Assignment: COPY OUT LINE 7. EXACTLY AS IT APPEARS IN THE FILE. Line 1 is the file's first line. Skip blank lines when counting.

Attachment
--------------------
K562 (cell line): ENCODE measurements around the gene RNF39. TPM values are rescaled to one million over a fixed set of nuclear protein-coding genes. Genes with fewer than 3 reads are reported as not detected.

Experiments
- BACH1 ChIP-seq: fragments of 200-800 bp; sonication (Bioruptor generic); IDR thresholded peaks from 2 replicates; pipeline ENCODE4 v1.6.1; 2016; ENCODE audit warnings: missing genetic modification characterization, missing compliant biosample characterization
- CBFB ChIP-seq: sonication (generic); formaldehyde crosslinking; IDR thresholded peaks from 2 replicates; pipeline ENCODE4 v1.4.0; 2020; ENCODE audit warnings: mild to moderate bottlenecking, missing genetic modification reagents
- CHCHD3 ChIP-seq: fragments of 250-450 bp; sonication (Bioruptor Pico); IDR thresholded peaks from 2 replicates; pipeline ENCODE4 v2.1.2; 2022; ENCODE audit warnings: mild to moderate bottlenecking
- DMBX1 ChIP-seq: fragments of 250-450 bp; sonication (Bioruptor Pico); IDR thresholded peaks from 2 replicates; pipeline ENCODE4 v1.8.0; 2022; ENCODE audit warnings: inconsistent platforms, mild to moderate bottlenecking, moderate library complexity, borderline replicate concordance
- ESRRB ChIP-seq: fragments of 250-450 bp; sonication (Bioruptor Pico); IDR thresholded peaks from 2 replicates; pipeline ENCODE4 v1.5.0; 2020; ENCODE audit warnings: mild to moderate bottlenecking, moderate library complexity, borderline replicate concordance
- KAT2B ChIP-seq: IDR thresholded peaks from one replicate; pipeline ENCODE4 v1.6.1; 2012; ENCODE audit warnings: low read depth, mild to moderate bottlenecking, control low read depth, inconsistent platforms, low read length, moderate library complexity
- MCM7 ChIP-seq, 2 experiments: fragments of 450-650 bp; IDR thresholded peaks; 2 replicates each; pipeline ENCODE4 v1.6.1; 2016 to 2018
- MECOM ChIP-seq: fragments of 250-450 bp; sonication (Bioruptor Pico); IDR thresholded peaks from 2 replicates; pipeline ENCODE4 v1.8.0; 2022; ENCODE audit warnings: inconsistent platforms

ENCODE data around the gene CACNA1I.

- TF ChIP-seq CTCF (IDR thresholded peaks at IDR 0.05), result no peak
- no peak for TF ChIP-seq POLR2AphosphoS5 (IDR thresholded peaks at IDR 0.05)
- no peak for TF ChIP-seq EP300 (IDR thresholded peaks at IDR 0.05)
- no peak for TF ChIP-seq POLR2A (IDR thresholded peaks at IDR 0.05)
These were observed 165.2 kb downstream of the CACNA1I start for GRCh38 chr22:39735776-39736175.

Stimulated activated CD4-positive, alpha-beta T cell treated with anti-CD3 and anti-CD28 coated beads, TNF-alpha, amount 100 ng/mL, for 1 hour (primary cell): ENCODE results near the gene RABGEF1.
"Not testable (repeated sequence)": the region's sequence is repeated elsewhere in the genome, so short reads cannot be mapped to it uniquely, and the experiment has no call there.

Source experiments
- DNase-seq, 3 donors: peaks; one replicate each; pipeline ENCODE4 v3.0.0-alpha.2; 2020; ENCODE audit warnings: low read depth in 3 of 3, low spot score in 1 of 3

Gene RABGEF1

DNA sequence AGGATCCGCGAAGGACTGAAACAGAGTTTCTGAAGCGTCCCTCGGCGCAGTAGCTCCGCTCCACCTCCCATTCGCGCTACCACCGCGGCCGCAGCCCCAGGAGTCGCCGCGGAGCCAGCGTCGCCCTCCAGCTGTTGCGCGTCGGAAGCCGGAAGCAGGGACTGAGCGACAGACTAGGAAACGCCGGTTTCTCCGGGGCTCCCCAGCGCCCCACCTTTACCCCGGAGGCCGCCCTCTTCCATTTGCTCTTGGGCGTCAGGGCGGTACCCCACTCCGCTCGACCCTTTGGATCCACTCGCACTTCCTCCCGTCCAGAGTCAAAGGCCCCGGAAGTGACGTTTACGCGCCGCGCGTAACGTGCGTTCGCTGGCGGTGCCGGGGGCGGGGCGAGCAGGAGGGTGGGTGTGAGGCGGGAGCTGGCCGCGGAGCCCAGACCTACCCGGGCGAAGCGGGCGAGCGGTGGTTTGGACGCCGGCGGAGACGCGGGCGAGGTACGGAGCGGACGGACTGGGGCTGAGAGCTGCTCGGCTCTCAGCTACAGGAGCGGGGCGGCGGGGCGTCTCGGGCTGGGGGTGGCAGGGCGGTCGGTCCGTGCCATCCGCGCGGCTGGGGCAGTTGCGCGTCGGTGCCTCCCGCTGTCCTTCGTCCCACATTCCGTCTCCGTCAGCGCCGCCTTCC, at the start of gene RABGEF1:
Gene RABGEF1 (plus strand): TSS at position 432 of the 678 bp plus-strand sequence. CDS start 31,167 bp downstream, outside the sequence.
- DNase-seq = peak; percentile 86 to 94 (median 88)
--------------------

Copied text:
- ESRRB ChIP-seq: fragments of 250-450 bp; sonication (Bioruptor Pico); IDR thresholded peaks from 2 replicates; pipeline ENCODE4 v1.5.0; 2020; ENCODE audit warnings: mild to moderate bottlenecking, moderate library complexity, borderline replicate concordance